Police in Colorado are looking for a man who they say stole a debit card out of a car on Aug. 5 and used it to make hundreds of dollars of fraudulent purchases, including nearly $300 at a Panda Express, reports Fox 21 in Colorado Springs. I would really like to know what exactly this guy bought at Panda Express, because by my calculations, even if you bought everything off the Panda Express menu in its largest size available, it would cost only $182.70.
That’s before tax, of course. I suppose if you add extras to everything, got a ton of drinks (my fake order only had a large fountain drink, a Gatorade and one bottled water) and added tax to that, a $293.11 bill at Panda Express is plausible.
The thief also allegedly fueled up for $158.22 at a convenience store. The average gas price in the Colorado Springs metro area (which includes Pueblo, where this happened) was $2.72 last month. That would be more than 58 gallons of gas, which would top off nearly three Ford Ranger gas tanks (what the suspect was said to be driving), so perhaps he came prepared with gas cans. However the spending happened, it seems safe to assume this guy won’t have to go to a grocery store or gas station any time soon.
Police say the thief also spent $392.49 at a nearby Walmart, bringing the hourlong spending spree to about $843, which isn’t that crazy when you compare it to an $18,000 spending binge on a stolen credit card that I wrote about recently. The Colorado incident involved a debit card, so the thief may have been limited by the bank account balance. In that regard, the fraud involving Panda Express is much worse, because the victim was out $843 until the bank replaced the funds, which is a huge pain and can lead to longer-term consequences for the victim if they had bills to pay before they were made whole. Missed payments can lead to a lower credit score (you can see if your payment history is helping or hurting your credit scores for free on Credit.com), eviction, repossession and much worse. (That’s an argument for using credit cards over debit cards — it’s also an argument for not leaving your wallet in the car, where someone passing by can break in and promptly satisfy his intense craving for drive-thru Chinese, as seems to have happened in this case.)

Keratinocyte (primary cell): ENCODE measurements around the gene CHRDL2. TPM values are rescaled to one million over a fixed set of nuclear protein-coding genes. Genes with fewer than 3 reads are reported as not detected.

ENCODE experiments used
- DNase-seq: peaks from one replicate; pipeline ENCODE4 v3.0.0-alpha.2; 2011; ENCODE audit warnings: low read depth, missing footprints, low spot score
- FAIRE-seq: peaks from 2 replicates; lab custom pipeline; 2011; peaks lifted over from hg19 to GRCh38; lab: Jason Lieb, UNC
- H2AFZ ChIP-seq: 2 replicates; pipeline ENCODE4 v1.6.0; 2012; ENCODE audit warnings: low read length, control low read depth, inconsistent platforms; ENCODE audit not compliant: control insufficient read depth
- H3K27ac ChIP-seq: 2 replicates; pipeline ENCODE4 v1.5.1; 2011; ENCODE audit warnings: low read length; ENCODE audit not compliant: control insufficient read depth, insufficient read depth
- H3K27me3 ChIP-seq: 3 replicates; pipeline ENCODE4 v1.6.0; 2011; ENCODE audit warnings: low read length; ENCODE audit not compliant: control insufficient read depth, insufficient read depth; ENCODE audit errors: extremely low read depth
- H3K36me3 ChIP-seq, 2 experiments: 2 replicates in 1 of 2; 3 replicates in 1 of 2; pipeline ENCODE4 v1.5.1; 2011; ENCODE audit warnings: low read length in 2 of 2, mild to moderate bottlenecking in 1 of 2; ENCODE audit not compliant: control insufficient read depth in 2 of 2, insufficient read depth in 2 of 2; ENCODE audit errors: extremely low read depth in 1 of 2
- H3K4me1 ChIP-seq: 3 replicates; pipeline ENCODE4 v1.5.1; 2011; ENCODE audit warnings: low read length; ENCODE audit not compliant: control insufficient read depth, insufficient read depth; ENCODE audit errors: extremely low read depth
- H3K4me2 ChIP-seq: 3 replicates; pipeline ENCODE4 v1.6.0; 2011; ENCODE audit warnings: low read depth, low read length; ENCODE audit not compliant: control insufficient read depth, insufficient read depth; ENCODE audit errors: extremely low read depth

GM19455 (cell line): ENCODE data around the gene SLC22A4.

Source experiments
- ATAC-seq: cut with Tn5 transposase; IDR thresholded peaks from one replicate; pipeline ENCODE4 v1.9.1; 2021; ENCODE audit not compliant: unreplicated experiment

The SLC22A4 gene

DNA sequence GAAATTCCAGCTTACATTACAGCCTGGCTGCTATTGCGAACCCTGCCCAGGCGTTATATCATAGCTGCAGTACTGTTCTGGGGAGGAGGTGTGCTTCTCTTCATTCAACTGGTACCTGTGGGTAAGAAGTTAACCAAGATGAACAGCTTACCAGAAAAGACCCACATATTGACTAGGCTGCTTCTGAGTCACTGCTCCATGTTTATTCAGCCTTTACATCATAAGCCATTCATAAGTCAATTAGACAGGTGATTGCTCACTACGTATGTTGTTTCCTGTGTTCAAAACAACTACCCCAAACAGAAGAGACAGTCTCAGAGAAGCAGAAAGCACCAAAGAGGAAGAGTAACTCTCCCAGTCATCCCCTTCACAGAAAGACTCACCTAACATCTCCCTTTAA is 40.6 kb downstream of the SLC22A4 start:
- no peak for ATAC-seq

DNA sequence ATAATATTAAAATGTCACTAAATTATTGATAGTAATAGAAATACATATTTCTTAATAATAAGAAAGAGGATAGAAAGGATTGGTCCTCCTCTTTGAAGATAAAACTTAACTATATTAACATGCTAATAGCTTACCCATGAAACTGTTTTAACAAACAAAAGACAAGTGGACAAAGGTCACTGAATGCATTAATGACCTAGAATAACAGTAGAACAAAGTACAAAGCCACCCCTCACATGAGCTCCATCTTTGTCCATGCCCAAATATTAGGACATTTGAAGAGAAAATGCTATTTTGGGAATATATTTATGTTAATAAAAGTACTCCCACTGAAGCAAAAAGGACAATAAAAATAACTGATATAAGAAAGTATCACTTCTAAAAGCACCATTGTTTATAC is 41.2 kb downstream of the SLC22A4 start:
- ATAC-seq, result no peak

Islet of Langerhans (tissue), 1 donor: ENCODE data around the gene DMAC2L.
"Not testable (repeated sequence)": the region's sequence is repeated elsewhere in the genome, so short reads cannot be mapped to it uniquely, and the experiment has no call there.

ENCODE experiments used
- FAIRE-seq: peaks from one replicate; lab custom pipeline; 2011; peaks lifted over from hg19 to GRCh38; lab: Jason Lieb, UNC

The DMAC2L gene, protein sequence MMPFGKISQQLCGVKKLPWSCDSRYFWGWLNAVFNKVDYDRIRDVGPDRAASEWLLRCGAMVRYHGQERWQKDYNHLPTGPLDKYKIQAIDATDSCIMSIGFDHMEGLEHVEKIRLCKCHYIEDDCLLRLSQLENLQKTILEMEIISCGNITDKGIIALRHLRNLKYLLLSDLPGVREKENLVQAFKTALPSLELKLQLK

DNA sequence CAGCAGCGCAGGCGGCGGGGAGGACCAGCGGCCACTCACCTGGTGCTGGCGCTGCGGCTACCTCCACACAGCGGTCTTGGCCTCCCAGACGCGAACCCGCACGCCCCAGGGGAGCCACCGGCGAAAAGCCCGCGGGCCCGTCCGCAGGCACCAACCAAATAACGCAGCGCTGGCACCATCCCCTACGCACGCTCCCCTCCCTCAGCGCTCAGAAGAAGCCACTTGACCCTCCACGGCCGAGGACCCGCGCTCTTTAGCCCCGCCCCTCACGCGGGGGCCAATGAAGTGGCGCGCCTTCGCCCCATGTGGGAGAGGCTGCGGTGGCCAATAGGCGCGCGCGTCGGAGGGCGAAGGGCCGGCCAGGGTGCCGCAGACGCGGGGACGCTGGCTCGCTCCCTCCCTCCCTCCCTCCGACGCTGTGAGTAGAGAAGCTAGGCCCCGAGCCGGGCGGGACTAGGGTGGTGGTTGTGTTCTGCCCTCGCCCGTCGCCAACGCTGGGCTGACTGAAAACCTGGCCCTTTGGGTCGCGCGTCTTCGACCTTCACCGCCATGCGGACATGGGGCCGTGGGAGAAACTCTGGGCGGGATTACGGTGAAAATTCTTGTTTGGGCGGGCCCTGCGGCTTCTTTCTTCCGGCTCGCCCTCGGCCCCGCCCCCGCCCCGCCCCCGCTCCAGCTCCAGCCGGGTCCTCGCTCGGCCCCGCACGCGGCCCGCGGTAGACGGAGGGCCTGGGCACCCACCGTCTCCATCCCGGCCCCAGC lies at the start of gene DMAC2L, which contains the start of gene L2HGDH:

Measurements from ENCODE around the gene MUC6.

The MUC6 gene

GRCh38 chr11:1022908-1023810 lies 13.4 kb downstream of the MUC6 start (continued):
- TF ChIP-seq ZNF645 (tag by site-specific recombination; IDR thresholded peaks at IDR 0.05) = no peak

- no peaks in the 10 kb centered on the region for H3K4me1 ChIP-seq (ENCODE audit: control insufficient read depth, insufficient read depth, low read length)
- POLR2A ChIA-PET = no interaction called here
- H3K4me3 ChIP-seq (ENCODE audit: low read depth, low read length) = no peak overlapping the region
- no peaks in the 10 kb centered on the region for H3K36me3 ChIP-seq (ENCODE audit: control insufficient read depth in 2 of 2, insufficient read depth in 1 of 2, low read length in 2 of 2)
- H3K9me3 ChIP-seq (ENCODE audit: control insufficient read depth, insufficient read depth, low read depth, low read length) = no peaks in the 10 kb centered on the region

One more thing: If this all happened within an hour, as the Fox 21 report says it did, how much food must Panda Express had on hand to fulfill a nearly $300 order and still give this guy enough time to shop at Walmart and pump a boatload of gasoline? Remarkable.
If you have the option of setting up transactional monitoring on your debit and credit cards, this story is the perfect example of why you would want to do that. Many banks offer this service for free, and it allows you to immediately know if someone is using your card without your permission, so you can stop the spending and ideally make the recovery process much easier.
- How to Use Free Credit Monitoring Tools to Protect Yourself
- The Signs Your Identity Has Been Stolen
- Seriously: What Exactly Is Credit Monitoring?
This article originally appeared on Credit.com.
This article by Christine DiGangi was distributed by the Personal Finance Syndication Network.